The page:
Here’s an insight into me: I’m not the same person I was yesterday. I’m not hugely different but in subtle little ways I am. Feeling recharged after a family vacation, I’m happy and a bit more optimistic about things. It influences how I react and interact with the people I meet, the people I work with and the world around me. The decisions I make today may not be the ones I’d have made yesterday. So how is a retailer to personalize my shopping experience when no two days are exactly the same?
That’s the question I asked myself when I read a Bloomberg article on ‘Smart Mirrors’. Smart Mirrors sit within the dressing room and give you tips on accessories or alternatives to what you’re currently trying on. They sit alongside beacon technology and digital shelf-edge display technology as tools to deliver a highly targeted, highly personal in-store experience. But, if you’re like me, sometimes you’ll wonder at the miracles of technology that can be so good and at other times you’ll find them unnecessary and intrusive. It may even damage your perception of the brand.
Personalization is key. But what is it?
In a previous blog I wrote about omnichannel retail and personalization ranks alongside it as the most important trend in retail. The question is not whether to customize and enrich the customer experience, it’s how best to do it.
According to the Boston Consulting Group, brands that integrate advanced digital technologies and proprietary data to create personalized experiences for customers are seeing revenue increase by 6% to 10%. That’s two to three times faster than those that don’t. Yet the TimeTrade State of Retail 2017 report found that US retail stores were missing out on $150 billion through a lack of in-store personalization.
So what form should this personalization take? Companies have invested heavily in the ability to create and deliver customer loyalty schemes and targeted offers. Yet, research from HSO found that 40% of shoppers become irritated by targeted offers and only 7% choose to take advantage of these personalized deals.
HSO suggests that retailers are currently out of touch with consumer expectations with 59% of research respondents expecting retailers to use technology to gain an all-round view of their spending habits. While this is true, the rush to technology may be part of the issue that’s led to the under-performance HSO records.
Good customer service, like beauty, is in the eye of the beholder. It can start from something as simple as the store employee either saying ‘Peanut butter? Aisle 8’ or ‘You’re looking for peanut butter? It’s in Aisle 8. I’ll take you’. Customers want their retailer to be as knowledgeable about their own products and services as they are about them. Either online or offline, customers want tailor made services that ties these two things seamlessly together. HSO suggests that 41% of US shoppers are willing to pay extra for this type of service.
Personalization lies beyond preference
Customer loyalty schemes have always been a major tool for gathering the data to allow for increased personalization. However, customers are less and less happy to share their personal data. In fact, Retail Dive’s Consumer Survey found that 57% of consumers are unwilling to share data in exchange for discounts and benefits.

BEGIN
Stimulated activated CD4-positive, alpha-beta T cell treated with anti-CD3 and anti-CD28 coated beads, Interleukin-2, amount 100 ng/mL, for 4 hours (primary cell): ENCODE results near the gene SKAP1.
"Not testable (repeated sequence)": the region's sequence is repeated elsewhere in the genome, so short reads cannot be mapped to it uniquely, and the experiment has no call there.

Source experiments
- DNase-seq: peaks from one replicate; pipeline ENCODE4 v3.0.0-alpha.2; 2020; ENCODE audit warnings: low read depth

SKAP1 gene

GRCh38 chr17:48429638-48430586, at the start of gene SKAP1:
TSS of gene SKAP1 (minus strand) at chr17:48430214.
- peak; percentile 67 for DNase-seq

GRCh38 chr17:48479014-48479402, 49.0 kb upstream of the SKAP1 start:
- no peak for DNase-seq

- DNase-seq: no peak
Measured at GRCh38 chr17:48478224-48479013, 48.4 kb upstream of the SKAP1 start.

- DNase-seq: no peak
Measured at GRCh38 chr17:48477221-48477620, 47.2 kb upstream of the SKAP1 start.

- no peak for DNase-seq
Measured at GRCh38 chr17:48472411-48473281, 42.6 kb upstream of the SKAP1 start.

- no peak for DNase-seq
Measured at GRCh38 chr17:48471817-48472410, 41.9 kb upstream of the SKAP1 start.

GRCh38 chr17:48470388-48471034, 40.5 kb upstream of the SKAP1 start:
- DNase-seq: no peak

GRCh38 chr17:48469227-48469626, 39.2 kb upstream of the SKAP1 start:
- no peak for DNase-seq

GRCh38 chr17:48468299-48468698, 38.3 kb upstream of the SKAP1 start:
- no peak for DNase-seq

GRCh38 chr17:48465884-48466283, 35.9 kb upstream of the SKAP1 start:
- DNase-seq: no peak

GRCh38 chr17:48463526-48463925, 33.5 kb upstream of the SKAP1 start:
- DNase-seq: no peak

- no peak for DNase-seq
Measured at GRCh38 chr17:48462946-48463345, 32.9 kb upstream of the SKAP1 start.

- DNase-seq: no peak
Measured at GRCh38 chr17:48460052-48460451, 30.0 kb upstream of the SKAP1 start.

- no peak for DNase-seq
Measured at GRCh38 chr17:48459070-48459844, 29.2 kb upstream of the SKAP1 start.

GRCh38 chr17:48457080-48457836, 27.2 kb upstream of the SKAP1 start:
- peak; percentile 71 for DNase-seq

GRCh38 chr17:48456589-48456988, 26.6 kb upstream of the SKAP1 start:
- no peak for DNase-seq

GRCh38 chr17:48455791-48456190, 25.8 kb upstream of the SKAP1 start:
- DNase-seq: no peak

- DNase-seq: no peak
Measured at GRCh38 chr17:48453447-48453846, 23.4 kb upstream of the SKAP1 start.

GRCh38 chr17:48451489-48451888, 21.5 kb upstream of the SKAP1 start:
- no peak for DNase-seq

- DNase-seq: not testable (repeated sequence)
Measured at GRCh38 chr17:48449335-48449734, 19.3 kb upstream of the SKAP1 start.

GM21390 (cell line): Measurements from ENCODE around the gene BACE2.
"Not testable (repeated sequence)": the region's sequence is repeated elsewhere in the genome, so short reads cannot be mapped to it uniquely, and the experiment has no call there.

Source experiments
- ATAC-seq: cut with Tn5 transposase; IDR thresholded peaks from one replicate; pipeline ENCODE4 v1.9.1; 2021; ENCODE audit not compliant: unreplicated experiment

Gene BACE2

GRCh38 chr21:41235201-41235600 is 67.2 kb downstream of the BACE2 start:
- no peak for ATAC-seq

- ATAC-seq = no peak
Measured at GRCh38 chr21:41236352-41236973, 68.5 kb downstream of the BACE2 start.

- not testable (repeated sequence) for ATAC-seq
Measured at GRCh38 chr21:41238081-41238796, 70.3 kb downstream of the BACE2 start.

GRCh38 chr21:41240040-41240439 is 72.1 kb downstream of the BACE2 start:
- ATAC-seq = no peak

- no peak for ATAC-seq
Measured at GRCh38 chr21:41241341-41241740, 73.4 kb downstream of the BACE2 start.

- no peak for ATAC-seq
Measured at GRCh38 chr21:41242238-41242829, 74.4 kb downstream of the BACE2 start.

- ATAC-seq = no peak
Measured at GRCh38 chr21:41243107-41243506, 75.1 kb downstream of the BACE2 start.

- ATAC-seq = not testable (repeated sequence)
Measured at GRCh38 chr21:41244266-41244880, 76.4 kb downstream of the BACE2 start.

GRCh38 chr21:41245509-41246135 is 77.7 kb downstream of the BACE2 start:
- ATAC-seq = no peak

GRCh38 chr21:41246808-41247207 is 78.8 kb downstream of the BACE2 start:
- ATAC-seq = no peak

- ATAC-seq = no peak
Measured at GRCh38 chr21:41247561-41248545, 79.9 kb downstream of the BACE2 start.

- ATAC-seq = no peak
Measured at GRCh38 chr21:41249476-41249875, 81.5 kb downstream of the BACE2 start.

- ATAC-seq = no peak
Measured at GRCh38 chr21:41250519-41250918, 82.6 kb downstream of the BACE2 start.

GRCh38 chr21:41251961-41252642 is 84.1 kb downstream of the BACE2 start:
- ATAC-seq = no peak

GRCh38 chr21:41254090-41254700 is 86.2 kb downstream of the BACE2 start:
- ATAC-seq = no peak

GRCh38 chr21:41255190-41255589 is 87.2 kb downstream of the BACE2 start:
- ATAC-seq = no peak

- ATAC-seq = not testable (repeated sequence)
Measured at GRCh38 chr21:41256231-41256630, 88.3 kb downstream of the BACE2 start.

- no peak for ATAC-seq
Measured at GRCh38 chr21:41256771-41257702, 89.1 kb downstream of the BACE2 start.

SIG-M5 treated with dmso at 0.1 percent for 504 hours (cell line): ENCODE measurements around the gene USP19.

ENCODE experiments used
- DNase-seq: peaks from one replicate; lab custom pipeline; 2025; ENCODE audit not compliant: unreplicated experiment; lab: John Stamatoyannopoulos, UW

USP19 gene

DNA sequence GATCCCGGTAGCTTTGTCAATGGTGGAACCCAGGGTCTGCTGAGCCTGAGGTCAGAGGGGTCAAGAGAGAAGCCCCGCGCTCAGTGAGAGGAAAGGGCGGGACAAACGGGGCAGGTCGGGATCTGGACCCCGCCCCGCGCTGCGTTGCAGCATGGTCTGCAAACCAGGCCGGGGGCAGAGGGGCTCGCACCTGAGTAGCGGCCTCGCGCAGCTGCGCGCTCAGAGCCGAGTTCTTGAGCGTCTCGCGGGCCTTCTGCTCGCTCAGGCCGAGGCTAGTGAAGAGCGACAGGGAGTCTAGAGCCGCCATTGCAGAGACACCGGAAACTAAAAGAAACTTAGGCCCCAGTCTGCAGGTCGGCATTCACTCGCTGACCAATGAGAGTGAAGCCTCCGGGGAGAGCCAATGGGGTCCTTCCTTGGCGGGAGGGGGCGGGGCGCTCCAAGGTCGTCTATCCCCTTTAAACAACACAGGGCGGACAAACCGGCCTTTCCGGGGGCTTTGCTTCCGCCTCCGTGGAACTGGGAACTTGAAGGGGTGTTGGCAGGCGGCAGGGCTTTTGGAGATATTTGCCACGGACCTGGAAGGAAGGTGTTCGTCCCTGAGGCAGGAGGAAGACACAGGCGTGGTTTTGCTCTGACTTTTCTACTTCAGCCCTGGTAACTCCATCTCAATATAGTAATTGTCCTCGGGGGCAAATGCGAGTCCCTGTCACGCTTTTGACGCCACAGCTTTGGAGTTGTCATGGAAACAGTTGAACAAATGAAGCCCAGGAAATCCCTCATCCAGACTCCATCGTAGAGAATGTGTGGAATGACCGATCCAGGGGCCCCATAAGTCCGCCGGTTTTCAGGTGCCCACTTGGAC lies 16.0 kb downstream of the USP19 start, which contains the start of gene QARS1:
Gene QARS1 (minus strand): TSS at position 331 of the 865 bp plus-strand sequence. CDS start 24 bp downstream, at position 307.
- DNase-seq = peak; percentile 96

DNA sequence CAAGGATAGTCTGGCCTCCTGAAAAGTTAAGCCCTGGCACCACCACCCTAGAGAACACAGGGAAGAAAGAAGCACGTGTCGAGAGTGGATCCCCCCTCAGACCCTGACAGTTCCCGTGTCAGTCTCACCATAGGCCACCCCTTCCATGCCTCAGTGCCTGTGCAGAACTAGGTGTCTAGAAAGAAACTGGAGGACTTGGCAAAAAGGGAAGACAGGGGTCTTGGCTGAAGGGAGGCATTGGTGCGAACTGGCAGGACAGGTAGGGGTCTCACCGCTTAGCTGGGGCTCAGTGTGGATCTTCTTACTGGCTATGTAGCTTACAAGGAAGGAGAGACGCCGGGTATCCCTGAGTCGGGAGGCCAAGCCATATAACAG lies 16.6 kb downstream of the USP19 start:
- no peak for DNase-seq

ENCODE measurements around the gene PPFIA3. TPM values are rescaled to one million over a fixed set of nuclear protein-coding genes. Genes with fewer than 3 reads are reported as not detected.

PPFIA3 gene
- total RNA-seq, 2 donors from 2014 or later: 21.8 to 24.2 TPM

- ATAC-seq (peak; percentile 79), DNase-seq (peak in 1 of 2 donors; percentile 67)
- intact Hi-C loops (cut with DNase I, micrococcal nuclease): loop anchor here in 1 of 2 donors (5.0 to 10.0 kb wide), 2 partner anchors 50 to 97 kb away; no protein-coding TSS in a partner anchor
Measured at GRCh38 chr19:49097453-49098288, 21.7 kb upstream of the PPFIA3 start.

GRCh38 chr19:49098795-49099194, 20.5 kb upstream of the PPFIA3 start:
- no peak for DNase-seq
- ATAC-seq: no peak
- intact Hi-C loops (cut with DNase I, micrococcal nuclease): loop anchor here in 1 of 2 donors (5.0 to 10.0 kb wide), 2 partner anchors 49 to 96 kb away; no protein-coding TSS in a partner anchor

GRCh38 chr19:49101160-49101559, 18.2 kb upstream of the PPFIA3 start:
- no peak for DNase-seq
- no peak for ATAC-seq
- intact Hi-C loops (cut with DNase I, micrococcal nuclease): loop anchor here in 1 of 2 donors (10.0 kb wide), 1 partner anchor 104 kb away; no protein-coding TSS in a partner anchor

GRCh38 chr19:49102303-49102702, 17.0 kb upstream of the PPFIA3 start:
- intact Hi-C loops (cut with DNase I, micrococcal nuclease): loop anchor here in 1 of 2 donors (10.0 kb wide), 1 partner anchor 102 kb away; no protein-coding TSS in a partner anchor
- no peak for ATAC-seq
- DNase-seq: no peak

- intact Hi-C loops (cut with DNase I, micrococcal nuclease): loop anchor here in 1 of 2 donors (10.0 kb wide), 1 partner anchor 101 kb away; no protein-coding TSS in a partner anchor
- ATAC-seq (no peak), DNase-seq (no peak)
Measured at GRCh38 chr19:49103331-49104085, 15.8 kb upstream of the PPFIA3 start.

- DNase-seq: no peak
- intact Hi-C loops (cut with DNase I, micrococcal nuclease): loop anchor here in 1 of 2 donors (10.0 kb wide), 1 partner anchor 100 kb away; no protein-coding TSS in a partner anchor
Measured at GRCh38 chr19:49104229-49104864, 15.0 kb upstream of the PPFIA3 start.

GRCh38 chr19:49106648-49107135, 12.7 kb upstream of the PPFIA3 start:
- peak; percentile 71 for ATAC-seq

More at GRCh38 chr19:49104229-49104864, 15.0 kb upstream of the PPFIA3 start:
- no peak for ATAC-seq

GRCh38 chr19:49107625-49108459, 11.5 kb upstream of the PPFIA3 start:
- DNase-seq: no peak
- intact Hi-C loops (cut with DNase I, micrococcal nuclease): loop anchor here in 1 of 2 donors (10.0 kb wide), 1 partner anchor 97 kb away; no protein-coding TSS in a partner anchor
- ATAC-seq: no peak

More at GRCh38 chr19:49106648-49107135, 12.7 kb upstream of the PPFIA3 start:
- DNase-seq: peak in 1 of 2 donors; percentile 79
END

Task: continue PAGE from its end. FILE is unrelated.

Addressing this, retail organizations are using customer behaviors and advanced algorithms to gain the data and create personalized messaging and the time and channel of delivery. But, this is not the tailor made experience consumers are looking for from personalization. I guess everyone has experienced searching for a product or service online and subsequently being flooded with ads for that and similar products the next few times you’re on the web – even if you’ve already bought the product.
This type of preference-based approach – however sophisticated – can only go so far towards a fully tailor made customer experience. When, where and how the personalized message or offer is delivered is every bit as important.
The content has to be designed and worded in a way that will appeal to that individual consumer. This content has to be delivered consistently across devices and, indeed, personnel. In-store staff can be armed with the same information that the customer can access on their smartphone. Some companies are providing their staff with iPads to make this happen while others are encouraging their instore staff to continue the dialog online to create a richer and more one-to-one customer experience.
The latest generations of Web Experience Management and Customer Experience Management allow for the creation of highly personalized content that can be delivered across platforms. They enable organizations to move from the personalized emails and targeted offers – where most retailers are today – towards an enriched experience based on content that the customer will respond to and the context of how and when the customer chooses to access that content.
Customers want personalization but they want it on their terms. They don’t want to feel their personal data is being abused. They want to feel special. That means combining good old-fashioned customer service with the latest customer experience technologies to ensure they receive a tailor made experience. In my next blog, I’ll look at what this means for the business processes of retailers and their suppliers.